I think that the point about fragmentation in the smartphone (Android) area isn't an exact allegory for the "x86/64 / Windows" history. Here's what I think the concerns are about the issues that Android Phone faces compared to iPhone:
1. Screens sizes / resolutions etc. This isn't the same as the "x86/64" issue with a windowed environment because of course the res of the desktop doesn't matter if you're running something in a window, or even if you consider full screen running applications on the "x86/64" as back then of course we were using CRTs which would all (to an overwhelming degree) be 4:3 and run at 640x480 or 800x600, at 60Hz, and so you could write your full screen app to use one of those common ones. It's not the same on a smart phone, especially with various screen ratios, and LCDs which do have a native resolution to look their best.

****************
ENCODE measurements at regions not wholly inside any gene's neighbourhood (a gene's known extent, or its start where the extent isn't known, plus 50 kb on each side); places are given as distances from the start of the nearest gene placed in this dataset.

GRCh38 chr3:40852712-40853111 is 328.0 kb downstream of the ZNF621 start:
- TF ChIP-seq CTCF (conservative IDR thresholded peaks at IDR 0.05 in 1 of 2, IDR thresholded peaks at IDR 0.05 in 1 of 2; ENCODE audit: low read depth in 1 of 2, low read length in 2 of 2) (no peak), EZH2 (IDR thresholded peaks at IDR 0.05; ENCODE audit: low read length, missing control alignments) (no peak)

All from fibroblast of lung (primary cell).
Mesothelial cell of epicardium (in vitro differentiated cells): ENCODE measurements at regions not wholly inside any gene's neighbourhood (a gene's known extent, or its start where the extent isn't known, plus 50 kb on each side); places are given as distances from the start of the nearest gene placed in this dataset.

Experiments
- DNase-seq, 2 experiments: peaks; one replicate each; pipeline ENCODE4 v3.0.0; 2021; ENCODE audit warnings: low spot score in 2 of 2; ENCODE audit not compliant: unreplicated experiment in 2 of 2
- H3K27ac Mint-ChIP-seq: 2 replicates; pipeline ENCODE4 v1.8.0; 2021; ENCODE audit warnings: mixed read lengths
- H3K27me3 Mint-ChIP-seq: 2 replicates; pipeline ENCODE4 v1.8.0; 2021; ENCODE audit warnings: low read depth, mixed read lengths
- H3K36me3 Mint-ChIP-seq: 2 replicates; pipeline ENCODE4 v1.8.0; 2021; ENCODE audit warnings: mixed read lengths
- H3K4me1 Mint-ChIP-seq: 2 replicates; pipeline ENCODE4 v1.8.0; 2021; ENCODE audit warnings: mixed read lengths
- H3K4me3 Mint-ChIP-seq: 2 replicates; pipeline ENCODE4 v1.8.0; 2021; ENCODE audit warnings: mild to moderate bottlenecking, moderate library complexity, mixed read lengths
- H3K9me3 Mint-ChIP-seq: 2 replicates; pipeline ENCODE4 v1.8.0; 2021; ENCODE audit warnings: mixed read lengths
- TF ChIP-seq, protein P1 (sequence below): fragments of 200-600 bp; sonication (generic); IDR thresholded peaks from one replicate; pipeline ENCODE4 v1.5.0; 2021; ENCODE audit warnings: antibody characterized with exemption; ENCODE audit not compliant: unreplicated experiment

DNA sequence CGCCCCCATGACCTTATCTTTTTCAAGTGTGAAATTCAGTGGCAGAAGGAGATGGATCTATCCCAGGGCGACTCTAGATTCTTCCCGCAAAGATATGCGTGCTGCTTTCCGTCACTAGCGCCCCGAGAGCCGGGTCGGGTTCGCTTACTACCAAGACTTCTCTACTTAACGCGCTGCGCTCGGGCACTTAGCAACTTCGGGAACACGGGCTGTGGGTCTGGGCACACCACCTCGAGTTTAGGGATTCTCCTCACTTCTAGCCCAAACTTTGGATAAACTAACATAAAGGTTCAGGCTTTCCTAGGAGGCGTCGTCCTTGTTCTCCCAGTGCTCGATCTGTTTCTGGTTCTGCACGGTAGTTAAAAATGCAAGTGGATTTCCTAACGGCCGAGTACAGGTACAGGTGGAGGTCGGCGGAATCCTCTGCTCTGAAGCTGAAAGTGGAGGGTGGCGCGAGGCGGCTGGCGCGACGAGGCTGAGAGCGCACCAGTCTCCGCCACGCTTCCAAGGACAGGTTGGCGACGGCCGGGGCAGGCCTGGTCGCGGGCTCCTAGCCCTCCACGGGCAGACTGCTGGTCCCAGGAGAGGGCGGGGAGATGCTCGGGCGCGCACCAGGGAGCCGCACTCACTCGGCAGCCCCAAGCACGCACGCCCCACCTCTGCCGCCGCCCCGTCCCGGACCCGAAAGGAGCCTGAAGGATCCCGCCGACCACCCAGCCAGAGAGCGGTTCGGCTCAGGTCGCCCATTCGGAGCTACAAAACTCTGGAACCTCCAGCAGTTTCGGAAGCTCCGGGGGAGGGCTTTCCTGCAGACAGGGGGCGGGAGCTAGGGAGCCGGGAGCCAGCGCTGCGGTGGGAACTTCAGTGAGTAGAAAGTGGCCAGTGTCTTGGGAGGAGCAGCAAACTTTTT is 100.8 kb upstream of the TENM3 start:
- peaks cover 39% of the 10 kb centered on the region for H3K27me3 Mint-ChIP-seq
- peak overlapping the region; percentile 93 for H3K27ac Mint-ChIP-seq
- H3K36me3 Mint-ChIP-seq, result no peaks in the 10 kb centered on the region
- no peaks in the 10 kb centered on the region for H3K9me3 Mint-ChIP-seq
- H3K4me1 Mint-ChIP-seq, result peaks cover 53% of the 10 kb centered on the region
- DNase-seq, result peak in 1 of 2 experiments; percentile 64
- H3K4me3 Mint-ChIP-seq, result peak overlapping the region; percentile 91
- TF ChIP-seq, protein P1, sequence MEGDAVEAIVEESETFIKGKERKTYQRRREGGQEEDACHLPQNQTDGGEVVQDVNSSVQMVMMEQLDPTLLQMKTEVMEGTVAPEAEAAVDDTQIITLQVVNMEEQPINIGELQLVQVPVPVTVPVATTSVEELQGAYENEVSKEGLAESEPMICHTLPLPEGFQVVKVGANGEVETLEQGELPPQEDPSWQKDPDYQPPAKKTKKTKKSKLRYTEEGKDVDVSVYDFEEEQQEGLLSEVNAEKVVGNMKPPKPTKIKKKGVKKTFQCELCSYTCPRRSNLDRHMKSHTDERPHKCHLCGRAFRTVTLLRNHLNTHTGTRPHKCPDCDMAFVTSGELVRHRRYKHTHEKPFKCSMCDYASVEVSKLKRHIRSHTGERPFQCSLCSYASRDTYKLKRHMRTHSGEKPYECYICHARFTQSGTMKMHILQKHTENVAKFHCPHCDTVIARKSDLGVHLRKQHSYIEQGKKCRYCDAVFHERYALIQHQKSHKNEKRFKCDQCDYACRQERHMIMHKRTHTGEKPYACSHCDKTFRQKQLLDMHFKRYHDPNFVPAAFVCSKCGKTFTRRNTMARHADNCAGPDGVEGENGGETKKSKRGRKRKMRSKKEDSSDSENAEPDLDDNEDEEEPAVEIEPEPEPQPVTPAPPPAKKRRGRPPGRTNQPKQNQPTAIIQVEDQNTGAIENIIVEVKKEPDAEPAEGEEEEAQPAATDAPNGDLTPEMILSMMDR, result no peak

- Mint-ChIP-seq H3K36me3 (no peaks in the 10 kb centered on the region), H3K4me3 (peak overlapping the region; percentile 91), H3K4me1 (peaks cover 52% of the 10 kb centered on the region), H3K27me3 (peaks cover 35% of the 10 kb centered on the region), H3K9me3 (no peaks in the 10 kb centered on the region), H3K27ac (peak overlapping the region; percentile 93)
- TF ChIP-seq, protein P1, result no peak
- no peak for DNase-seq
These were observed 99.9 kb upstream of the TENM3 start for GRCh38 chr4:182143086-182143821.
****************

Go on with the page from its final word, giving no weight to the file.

2. Processing power. This is the same as the "x86/64" issue, and of course that was a nightmare at the time - having to check every single piece of software before you invested to make sure that you met every one of its requirements or it'd not install, or crash, or be dog-slow.
I'm not saying that there aren't reasons the other way, where Android Phone beats iPhone, just that these are the two main reasons that people think of, I think, when they say "fragmentation" of Android in a way that doesn't affect iPhone.
I'm also not saying that there aren't ways round these, there may be, but I'm not a programmer.